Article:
The Costa Concordia sank off the coast of Tuscan island Giglio on January 13 this year. 30 people died in the disaster and two are still unaccounted for – there were 4,200 on board. Titan Salvage of the United States and Micoperi of Italy have been put in charge of the salvage operation and fronted media yesterday with the projected cost and commitment.
“This will be the largest refloat in history but we think it’s entirely possible,” said Richard Habib, president of Titan Salvage.
The process will be long but the ship should be floating and ready to be towed by February 2013. By the end of August the ship will be stabilised. Two cranes will be attached to an under water platform to help right the Costa Concordia. Once that is done, tanks will be placed on one side and filled with air to float the damaged vessel.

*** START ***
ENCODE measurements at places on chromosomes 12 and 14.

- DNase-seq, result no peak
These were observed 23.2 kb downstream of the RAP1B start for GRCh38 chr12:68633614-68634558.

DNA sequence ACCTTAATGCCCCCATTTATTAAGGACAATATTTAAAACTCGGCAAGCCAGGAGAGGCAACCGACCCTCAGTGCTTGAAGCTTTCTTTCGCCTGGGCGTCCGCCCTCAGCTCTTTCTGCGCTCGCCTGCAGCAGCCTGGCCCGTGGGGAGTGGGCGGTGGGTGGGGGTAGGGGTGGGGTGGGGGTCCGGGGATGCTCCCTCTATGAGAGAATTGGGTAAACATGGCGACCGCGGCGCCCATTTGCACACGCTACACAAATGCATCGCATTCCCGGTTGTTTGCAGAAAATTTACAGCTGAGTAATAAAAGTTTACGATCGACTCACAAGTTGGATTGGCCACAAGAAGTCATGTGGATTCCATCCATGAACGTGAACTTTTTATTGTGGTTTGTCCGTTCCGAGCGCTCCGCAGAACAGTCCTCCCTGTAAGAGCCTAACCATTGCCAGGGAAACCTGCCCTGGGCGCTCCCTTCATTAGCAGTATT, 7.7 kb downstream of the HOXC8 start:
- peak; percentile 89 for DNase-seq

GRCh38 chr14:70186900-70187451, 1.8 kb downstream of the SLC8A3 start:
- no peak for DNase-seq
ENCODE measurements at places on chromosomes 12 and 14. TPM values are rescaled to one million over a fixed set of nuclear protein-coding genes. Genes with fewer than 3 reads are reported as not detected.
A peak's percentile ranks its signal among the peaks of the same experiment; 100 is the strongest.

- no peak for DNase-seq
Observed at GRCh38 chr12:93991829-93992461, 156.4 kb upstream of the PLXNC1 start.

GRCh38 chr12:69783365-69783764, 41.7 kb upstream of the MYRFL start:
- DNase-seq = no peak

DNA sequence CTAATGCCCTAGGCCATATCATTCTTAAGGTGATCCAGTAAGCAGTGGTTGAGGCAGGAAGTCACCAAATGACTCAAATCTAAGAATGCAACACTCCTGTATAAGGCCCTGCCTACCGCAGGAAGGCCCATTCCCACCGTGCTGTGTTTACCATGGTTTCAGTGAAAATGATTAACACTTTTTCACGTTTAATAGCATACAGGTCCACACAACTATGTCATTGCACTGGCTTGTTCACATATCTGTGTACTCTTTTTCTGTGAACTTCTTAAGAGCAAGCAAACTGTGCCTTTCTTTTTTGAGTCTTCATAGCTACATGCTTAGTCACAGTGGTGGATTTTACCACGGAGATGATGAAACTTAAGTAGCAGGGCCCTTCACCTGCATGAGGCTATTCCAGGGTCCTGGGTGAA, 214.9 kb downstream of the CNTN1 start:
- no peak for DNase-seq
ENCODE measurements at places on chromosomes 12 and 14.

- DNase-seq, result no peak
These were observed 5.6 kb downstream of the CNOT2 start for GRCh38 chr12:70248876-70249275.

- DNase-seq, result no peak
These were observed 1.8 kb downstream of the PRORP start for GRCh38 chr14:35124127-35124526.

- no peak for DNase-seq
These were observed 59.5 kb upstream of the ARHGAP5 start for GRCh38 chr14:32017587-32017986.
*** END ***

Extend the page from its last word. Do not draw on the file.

Environmentalists are worried about what will happen to the part of the coast the Costa Concordia damaged. The good news is that after the ship has been towed the seabed and damaged areas will be tended to and repaired.
Damian Francis has previously edited Australian T3 and F1 Racing magazine and wrote for GQ Australia and Men’s Health. Unlike Nick and Trev, he has no kids, no mortgage and no wife, but lives happily on Sydney’s North Shore with his girlfriend.